Monday, March 30, 2015

Swiss Bank Enablers Get Unsupervised Probation and Relatively Light Fines (3/30/15)

Reuters reports that two Swiss bank enablers, Andreas Bachmann and Josef Dorig, received sentences of unsupervised probation and fines of $100,000 and $125,000, respectively.  Sarah N. Lynch, UPDATE 2-Ex-Credit Suisse bankers spared prison in U.S. tax evasion case (Reuters 3/27/15), here.  (For my prior postings on these defendants, see Credit Suisse Banker Pleads Guilty to Tax Conspiracy (Federal Tax Crimes Blog 3/12/14; 3/13/14) (Bachmann), here, and Another Credit Swiss Related Bank Enabler Pleads Guilty (4/30/14) (Dorig), here.

I have noted before that offshore bank tax cheats seem to get lighter sentences than ordinary tax cheats.  It appears from the Reuters article that this may have been a factor in getting a light sentence for these enablers.  Thus, from the article:
Robert Henoch, an attorney at Kobre & Kim who represented Dorig, said on Friday the U.S. should be focused on prosecuting the Americans who dodged taxes. 
"The system is clearly broken, stacked, and unfair to foreign bankers and trust company officials," he said. 
"(Dorig) was put through a four year ordeal while U.S. nationals committing the object crime of tax evasion were allowed to escape with a fine, without even a slap on the wrist."
Interesting argument.  I have not yet seen the Guidelines calculations.  I will probably post more on this sentencing later.


  1. Jack -
    Thank you for posting about this interesting decision. However, I don't understand why the judge is praiseworthy for this decision but engaged in "shenanigans" when he reached a conclusion with which you disagree in the shelter case. That term - which Merriam-Webster defines as "a devious trick used especially for an underhanded purpose" - is hardly fitting.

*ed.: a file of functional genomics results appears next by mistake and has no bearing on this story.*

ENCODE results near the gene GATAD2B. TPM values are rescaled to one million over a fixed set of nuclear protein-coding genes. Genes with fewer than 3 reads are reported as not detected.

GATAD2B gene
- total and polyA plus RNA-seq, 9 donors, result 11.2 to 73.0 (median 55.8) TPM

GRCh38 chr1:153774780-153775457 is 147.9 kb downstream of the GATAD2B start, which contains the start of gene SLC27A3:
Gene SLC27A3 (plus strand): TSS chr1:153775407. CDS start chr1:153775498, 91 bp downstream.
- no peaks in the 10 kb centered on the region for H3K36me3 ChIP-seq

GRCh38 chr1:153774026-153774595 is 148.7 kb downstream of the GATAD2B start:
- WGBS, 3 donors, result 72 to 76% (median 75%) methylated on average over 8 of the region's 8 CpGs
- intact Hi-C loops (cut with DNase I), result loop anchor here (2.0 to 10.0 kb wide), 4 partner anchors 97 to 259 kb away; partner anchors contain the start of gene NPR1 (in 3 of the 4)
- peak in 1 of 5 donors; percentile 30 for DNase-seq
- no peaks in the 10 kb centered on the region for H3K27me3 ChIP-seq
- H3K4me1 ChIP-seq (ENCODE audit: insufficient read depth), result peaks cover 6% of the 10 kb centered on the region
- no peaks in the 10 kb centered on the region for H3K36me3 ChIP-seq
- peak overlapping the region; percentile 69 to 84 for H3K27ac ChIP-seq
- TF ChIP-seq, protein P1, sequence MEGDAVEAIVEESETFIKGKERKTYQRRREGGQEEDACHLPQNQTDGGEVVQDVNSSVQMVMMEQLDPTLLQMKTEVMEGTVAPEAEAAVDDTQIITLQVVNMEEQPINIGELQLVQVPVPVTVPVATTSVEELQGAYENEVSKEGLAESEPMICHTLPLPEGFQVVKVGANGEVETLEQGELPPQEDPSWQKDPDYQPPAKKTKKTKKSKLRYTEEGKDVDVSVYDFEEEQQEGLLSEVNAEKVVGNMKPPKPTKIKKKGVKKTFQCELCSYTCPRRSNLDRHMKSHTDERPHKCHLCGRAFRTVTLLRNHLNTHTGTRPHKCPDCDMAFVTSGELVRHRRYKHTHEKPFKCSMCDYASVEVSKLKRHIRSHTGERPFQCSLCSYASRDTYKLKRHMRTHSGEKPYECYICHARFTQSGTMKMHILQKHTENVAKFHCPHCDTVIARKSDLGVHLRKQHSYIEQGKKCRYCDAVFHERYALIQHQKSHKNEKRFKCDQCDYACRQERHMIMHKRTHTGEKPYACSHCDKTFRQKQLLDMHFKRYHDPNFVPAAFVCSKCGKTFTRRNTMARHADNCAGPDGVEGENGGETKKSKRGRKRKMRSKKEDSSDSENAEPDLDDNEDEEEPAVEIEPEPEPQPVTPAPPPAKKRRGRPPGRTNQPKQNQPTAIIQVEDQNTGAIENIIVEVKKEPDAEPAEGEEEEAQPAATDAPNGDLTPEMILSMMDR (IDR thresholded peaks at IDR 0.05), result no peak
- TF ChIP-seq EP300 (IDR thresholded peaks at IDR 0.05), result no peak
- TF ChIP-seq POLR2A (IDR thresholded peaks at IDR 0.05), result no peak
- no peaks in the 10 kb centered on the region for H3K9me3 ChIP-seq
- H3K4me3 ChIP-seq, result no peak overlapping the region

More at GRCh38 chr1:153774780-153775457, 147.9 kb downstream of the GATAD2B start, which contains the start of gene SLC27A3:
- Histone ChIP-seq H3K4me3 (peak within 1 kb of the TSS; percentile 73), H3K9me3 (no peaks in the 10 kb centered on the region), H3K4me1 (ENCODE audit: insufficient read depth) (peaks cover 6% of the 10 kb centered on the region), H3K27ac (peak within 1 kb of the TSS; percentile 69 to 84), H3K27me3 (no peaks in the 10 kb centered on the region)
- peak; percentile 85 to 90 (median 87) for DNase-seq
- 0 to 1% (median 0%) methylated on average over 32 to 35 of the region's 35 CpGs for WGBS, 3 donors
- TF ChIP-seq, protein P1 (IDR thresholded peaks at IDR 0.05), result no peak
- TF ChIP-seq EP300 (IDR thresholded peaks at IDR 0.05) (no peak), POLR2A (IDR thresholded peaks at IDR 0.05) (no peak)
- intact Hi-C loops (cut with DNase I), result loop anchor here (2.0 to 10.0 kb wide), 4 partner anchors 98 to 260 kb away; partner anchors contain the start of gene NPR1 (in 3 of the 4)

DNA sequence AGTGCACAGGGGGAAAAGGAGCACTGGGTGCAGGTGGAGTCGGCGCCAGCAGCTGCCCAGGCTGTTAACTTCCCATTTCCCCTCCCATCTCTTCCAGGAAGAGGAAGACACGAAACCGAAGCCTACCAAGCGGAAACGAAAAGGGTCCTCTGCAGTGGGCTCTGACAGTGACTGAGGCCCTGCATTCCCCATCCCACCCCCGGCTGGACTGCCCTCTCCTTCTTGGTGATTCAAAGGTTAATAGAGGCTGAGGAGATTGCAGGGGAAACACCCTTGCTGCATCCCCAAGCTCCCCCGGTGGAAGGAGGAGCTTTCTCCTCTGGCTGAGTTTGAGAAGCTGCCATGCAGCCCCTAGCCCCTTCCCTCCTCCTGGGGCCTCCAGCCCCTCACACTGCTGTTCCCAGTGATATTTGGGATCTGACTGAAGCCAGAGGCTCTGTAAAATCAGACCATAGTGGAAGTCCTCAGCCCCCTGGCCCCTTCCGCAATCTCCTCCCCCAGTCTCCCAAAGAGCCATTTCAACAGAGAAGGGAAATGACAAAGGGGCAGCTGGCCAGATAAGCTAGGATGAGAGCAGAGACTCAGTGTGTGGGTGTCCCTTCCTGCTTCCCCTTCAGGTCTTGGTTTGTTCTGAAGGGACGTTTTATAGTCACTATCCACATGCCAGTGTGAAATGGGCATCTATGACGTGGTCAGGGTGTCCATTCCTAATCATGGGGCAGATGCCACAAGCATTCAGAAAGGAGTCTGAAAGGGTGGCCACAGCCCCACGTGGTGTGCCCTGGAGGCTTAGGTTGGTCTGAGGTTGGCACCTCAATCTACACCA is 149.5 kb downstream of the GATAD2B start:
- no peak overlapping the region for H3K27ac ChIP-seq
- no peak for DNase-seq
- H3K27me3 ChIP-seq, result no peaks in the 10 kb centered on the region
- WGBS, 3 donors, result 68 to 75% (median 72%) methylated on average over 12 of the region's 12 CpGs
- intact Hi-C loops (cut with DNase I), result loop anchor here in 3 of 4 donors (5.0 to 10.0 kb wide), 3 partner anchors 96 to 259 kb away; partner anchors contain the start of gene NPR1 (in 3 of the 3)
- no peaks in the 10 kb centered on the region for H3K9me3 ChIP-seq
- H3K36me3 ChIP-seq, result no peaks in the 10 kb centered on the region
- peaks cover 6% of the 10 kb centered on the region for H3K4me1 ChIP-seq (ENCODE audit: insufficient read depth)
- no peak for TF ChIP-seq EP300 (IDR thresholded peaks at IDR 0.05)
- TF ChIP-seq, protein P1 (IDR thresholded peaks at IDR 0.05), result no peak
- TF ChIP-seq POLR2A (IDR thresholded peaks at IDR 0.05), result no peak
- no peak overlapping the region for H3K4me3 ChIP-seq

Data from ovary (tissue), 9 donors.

2. Michael J. MillerMarch 30, 2015 at 8:52 PM

    Personally, I generally find the more liberal judges to be the ones who do not own up to the real reasons behind their decisions. For example, while I agree with Roe v. Wade as a matter of legislative policy, I find it to be absurd as a matter of Constitutional intepretation. Perhaps we all pick the examples that, based on our own personal preferences annoy us the most. Policy and politics aside, I believe judges have an obligation to be honest about the bases for their decisions. I'd like elected officials to do the same, but they at least can be unelected and thereby removed from office. Every time a judge reaches a decision based on his or her preferred policy result, without honestly applying the law to be best of his or her ability, our society loses a bit of liberty and moves one small step closer to being a banana republic.

  3. thanks very much


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